One of the most common questions about consuming plant-based foods is “How do I get my protein?!” Luckily, with a little bit of thought, creating a balanced plant-based diet and lifestyle with adequate protein is easy! Even better, many plant-based proteins actually carry a variety of benefits aside from their protein content, such as being high in fiber, vitamins and minerals. So not only will you get enough of a vital nutrient but you will get a whole host of other useful micronutrients.
Getting enough plant-based protein
Adding more plant-based protein into your daily routine is much simpler than many people think. There are a variety of plant-based foods that are high in protein including legumes, including beans, peas and lentils, tofu, tempeh, nuts, seeds (as well as nut and seed butters), and certain grains. So, if you incorporate a range of these foods in your diet you will find that it’s easy, and satisfying, to get adequate protein every day.
In general, the protein recommendations for the general public is in the range of 0.8-1.0 g of protein per kilogram of their body weight. As an example, an individual who weighs 68 kilograms, or 150 pounds, should aim for 54.5-68.2 grams of protein per day.
*Older adults, young children, and active individuals may need more protein. Please consult a Registered Dietitian for individualized recommendations.
Getting good quality plant-based protein
“Complete” proteins are those that do contain all nine essential amino acids. Plant-based sources of complete protein include soy foods such as edamame, soy beans, tofu and tempeh, hemp hearts, chia seeds and quinoa.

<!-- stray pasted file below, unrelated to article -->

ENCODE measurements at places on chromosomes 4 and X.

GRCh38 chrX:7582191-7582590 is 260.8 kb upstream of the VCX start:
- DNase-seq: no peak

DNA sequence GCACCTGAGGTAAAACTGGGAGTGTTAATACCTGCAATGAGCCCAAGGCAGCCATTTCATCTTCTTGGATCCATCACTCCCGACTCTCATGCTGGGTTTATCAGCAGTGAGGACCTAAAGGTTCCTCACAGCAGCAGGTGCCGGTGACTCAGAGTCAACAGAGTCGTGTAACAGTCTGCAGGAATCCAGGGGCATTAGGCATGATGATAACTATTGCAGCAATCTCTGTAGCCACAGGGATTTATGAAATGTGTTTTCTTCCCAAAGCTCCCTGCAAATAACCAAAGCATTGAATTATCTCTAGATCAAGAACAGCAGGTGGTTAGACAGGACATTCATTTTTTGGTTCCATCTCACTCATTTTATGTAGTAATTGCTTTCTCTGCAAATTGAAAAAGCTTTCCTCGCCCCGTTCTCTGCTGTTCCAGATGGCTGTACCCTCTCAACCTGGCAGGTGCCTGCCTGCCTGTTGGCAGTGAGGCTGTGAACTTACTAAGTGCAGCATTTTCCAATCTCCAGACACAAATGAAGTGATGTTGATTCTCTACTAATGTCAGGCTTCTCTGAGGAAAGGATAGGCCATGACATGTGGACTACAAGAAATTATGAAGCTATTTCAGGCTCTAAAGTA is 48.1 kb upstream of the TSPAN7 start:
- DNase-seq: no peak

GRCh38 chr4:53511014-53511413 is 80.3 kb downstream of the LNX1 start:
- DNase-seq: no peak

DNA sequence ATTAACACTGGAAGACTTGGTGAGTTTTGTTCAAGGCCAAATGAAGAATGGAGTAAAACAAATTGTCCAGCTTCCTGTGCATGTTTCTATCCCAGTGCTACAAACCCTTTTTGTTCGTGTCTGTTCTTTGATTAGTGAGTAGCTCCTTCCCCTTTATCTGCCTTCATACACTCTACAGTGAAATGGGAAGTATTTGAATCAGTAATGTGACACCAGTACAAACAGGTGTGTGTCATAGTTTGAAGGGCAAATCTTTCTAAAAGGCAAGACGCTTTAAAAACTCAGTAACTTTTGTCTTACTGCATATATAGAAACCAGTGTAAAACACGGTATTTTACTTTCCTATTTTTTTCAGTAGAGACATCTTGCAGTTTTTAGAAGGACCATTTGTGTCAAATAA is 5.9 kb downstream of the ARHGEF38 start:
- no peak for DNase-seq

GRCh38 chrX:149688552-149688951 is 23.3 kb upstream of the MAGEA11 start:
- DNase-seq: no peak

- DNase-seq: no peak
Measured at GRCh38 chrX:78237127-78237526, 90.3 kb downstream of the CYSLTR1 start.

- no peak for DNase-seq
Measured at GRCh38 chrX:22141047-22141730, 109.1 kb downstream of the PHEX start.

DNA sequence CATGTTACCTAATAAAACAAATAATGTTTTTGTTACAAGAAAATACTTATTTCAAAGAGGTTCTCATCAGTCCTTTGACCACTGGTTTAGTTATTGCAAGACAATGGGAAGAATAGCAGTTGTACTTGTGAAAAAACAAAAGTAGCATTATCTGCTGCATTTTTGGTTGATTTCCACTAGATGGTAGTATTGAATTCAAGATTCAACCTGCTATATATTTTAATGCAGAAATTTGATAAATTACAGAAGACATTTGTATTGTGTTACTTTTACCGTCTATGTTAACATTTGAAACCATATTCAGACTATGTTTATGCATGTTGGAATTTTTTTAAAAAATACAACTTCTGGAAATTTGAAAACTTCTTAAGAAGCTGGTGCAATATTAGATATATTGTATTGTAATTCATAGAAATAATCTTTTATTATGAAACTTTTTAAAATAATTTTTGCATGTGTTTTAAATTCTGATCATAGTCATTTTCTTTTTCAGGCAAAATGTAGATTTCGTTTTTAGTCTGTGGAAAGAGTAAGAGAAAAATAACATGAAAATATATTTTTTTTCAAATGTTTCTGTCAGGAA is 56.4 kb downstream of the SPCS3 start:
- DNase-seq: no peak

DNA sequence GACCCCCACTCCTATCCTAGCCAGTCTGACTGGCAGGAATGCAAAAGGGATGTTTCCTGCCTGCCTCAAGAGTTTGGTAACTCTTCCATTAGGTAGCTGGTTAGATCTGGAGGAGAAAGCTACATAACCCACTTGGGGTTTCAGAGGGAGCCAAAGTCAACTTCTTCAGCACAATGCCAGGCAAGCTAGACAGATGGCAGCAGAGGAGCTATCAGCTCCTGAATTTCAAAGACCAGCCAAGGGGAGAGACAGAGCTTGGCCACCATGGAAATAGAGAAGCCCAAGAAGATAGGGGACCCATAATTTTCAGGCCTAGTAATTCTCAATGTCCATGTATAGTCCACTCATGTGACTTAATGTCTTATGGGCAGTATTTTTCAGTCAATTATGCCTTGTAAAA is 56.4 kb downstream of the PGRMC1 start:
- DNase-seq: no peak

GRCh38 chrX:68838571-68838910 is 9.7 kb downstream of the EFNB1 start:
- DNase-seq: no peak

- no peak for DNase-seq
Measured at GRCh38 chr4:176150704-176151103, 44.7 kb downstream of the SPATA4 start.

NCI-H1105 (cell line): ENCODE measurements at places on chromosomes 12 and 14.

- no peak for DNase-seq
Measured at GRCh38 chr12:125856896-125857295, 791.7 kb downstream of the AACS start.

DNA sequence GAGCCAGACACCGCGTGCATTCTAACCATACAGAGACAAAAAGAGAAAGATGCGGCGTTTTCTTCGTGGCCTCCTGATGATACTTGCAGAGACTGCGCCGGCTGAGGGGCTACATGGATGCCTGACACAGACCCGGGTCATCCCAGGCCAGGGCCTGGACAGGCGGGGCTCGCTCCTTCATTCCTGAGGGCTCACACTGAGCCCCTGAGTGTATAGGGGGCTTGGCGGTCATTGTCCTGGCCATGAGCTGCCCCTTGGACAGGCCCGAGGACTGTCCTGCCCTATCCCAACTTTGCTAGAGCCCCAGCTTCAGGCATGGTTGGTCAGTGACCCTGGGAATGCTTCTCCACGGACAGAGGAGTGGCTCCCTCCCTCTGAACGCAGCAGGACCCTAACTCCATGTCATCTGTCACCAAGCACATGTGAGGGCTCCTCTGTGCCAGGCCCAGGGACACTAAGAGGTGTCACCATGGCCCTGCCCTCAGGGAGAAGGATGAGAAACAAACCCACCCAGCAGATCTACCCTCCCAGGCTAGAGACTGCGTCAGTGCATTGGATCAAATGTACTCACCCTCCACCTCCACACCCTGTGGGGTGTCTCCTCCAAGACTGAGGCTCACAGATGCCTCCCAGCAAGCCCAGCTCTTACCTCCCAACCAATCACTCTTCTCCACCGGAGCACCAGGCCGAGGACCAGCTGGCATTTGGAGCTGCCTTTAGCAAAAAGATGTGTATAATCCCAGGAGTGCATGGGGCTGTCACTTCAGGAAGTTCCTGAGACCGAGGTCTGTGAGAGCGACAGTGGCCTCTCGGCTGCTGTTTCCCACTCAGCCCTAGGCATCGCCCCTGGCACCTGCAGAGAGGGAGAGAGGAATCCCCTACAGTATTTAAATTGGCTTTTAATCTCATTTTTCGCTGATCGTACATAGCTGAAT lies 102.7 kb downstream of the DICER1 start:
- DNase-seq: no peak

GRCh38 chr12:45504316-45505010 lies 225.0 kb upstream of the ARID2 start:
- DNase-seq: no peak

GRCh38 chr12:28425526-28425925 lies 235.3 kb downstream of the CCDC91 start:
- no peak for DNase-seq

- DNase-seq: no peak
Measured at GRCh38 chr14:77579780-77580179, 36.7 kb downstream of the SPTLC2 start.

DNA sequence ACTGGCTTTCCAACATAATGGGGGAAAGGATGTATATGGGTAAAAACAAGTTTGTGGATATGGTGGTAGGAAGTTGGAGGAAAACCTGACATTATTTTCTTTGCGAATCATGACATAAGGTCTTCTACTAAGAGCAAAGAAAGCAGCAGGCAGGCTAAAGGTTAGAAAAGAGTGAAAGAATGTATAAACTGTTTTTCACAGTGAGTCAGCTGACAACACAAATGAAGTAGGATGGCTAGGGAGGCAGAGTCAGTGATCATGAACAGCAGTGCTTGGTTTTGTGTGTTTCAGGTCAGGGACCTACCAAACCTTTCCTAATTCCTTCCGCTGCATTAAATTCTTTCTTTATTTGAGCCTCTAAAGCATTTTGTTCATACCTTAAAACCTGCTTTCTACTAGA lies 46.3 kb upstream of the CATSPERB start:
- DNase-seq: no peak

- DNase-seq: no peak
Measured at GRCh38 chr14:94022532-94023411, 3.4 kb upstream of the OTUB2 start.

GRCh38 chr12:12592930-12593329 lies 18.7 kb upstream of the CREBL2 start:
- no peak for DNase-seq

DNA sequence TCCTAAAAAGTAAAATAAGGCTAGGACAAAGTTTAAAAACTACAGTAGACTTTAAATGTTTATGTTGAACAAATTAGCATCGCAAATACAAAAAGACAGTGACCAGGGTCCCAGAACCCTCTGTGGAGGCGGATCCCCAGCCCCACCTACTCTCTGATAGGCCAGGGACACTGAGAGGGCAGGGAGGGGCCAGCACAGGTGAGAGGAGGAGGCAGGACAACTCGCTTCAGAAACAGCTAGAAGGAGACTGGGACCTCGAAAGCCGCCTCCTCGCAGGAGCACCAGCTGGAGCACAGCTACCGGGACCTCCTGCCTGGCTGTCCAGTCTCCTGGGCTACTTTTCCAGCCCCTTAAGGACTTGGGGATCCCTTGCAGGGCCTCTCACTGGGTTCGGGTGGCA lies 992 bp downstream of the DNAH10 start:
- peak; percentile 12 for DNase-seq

A common myth of plant-based proteins is that they do not contain all nine essential amino acids. These nine essential amino acids are, well, essential for our bodies to function properly! Our bodies do not make enough of them on its own, therefore we have to get them from food.
There are two essential amino acids, lysine and methionine, that may be a concern for individuals following a primarily plant-based diet. With that said, ensuring variety in your plant based proteins often is all you need to ensure that even these two tricker amino acids are consumed in large enough quantities. As some examples, lysine can be found in high doses in legumes, while cereals, such as brown rice, oats, and grains, are typically high in methionine.
Another common myth is that we need to have all of the essential amino acids in every meal in order for optimal body functions. This however is not actually true as we now know that humans are able to store “pools” of amino acids, meaning that consuming all nine essential amino acids at every meal is not necessary. So, in other words, if your daily diet is well balanced and contains a variety of foods with these amino acids, getting enough protein overall, in addition sufficient quantities of each amino acid, should not be an issue.
Plant-based protein sources:
|Firm tofu (1/2 cup):||20g|
|Black beans (1/2 cup):||8g|
|Chickpeas (1/2 cup):||7g|
|Lentils (1/2 cup):||9g|
|Chia seeds (1/4 cup):||6g|
|Almonds (1/4 cup):||7g|
|Hemp seeds (3 tbsp):||10g|
|Peanut butter (1 tbsp):||4g|
|Pumpkin seeds (2 tbsp):||5g|
|Sunflower seeds (1/4 cup):||6g|
|Edamame (1/2 cup):||10g|
|Tempeh (1/2 cup):||16g|
|Soymilk (1 cup):||6-11g|
|Tahini (2 tbsp):||5g|
To help you get started, here are some easy ways to incorporate more plant-based protein
- Try adding a tablespoon of nut butter to smoothies
- Try adding cooked lentils to pasta sauces
- Snack on hummus for a high protein, high fiber snack!
- Try adding tofu to stir fries with a variety of vegetables and brown rice
- Snack on boiled soybeans with a sprinkle of garlic powder and black pepper
- Pack a few tablespoons of nuts or seeds for a quick, on the go snack!
- Sprinkle flax, hemp or chia seeds onto salads, smoothies or stir fries
- Add chickpeas or black beans to soup
- Add soy milk to a smoothie instead of water
- Drizzle tahini on salads
What is your favorite way to add plant-based protein to a meal? Let us know in the comments below!
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